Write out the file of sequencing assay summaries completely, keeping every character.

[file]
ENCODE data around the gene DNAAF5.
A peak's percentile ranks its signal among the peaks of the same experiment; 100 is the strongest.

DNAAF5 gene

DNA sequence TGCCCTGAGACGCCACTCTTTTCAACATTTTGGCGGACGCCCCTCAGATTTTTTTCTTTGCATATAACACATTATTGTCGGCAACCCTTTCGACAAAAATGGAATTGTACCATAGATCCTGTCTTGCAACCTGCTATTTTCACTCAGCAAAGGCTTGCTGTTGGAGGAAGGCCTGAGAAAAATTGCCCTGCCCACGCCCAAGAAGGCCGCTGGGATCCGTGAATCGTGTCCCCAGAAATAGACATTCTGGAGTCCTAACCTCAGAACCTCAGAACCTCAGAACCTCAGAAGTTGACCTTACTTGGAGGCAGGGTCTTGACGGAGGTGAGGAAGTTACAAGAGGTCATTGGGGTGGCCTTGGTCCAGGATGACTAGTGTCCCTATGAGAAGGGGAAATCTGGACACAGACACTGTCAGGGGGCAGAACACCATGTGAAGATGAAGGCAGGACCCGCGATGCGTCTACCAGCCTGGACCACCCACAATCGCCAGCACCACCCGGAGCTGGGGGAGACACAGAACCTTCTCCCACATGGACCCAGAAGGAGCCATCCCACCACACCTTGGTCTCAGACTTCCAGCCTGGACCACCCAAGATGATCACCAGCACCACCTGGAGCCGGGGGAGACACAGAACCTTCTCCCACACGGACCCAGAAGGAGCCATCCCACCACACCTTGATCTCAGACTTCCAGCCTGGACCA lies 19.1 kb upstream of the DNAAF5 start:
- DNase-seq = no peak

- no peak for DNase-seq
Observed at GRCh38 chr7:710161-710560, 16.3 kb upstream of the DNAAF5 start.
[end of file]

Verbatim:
ENCODE data around the gene DNAAF5.
A peak's percentile ranks its signal among the peaks of the same experiment; 100 is the strongest.

DNAAF5 gene

DNA sequence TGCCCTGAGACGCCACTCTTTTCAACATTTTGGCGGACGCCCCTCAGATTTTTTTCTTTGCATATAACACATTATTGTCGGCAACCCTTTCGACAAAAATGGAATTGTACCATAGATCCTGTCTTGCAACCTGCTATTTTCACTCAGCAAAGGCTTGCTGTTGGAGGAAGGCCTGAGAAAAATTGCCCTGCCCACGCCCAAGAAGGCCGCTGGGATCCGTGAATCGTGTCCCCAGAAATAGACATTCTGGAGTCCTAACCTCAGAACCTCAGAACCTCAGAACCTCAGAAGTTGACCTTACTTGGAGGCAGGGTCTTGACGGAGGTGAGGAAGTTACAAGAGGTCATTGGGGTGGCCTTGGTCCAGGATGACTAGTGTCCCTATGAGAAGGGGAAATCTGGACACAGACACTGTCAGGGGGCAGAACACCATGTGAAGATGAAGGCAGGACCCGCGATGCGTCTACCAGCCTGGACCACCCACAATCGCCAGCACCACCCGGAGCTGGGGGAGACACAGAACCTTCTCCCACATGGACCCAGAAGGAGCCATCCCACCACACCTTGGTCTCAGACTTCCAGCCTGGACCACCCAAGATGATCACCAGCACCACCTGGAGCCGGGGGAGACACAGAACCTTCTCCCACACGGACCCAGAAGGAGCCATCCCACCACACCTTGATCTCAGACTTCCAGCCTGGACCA lies 19.1 kb upstream of the DNAAF5 start:
- DNase-seq = no peak

- no peak for DNase-seq
Observed at GRCh38 chr7:710161-710560, 16.3 kb upstream of the DNAAF5 start.